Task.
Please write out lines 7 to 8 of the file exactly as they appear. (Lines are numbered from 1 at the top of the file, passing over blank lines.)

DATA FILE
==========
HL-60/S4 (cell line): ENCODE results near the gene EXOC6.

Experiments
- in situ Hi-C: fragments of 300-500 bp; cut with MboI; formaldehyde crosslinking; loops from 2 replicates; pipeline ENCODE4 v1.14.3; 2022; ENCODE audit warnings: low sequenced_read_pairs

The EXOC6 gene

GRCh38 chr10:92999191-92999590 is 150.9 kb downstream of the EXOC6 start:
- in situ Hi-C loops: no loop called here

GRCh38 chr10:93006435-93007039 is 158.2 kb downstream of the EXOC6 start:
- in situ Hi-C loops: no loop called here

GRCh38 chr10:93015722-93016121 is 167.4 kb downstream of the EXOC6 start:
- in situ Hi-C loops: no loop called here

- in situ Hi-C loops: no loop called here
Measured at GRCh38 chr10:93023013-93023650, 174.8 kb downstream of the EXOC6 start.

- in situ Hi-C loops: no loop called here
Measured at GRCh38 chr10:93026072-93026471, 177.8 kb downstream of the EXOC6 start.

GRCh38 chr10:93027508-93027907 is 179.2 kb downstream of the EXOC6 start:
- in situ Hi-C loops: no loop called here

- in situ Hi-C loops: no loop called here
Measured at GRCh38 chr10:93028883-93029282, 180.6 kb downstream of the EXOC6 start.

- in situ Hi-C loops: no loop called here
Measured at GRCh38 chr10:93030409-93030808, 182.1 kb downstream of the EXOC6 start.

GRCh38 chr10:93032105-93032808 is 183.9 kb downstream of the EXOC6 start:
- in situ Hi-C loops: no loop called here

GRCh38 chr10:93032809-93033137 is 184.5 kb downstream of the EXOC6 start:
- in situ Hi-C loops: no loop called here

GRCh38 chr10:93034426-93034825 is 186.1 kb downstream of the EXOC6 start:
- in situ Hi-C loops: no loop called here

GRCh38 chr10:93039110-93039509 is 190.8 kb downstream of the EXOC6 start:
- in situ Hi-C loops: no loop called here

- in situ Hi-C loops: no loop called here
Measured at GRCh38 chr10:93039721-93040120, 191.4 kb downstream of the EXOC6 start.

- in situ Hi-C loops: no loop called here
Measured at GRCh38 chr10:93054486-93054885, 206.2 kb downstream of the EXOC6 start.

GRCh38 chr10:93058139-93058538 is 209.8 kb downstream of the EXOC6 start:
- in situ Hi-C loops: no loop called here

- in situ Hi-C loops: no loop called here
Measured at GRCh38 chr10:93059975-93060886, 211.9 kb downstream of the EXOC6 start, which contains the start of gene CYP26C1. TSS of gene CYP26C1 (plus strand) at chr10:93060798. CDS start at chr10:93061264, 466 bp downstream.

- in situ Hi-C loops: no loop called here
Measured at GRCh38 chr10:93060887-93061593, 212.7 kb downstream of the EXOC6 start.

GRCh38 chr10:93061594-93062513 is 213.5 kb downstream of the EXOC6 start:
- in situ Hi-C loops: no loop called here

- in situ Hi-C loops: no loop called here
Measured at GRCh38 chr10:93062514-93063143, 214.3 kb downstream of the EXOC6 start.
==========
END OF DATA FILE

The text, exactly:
GRCh38 chr10:93006435-93007039 is 158.2 kb downstream of the EXOC6 start:
- in situ Hi-C loops: no loop called here